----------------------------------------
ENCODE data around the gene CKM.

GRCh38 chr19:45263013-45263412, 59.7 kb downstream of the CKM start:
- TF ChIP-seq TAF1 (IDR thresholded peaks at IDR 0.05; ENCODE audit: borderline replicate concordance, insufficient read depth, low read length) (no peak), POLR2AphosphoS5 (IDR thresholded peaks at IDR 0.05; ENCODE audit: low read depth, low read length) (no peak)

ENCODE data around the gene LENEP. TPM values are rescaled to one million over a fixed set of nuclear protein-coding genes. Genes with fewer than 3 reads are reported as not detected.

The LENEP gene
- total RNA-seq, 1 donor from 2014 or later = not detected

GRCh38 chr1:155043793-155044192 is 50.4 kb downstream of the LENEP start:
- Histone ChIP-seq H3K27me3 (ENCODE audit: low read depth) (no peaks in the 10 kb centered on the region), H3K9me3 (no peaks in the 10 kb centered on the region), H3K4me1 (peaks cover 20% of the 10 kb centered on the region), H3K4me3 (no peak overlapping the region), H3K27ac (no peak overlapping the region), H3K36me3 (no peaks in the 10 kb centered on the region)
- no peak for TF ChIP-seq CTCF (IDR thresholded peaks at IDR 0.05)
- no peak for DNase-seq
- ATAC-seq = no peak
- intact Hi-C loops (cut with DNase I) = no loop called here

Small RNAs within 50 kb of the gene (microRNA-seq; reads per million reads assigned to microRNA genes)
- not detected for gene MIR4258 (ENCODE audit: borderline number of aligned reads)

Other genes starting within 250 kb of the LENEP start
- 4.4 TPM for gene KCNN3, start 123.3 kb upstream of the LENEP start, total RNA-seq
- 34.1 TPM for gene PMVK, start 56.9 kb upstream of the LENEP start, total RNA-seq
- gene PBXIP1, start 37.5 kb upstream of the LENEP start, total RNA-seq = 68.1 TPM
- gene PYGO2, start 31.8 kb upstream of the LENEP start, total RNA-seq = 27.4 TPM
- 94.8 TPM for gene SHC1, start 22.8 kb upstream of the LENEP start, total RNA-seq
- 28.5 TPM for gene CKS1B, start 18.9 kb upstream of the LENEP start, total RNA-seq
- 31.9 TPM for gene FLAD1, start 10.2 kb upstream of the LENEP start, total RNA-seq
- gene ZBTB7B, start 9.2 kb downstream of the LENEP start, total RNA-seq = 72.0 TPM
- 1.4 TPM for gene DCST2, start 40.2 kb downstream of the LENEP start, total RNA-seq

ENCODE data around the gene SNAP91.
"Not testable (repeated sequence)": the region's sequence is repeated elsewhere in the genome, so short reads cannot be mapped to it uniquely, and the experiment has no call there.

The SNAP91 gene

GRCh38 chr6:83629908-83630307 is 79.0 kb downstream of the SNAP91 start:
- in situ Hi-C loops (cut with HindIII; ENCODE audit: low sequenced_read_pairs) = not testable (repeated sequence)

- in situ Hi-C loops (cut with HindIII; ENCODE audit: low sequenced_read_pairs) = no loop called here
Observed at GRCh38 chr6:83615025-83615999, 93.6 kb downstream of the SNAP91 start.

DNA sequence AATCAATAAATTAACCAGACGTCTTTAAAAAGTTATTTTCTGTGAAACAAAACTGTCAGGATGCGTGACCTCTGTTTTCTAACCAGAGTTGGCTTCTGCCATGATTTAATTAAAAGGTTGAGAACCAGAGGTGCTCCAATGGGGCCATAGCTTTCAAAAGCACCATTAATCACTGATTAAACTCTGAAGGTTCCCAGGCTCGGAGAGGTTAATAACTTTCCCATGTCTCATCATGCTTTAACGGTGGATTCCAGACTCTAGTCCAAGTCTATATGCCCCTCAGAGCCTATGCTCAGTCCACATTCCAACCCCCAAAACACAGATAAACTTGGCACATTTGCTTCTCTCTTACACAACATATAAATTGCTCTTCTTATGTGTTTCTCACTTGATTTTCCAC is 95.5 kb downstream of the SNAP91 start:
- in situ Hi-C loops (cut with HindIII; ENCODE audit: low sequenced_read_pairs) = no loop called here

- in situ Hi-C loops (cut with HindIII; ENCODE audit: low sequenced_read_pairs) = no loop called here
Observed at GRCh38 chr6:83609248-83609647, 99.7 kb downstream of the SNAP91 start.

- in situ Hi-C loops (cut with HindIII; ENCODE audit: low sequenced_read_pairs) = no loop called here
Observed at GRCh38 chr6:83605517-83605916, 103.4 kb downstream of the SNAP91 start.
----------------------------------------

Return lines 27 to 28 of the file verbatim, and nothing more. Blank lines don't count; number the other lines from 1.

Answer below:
The SNAP91 gene

GRCh38 chr6:83629908-83630307 is 79.0 kb downstream of the SNAP91 start: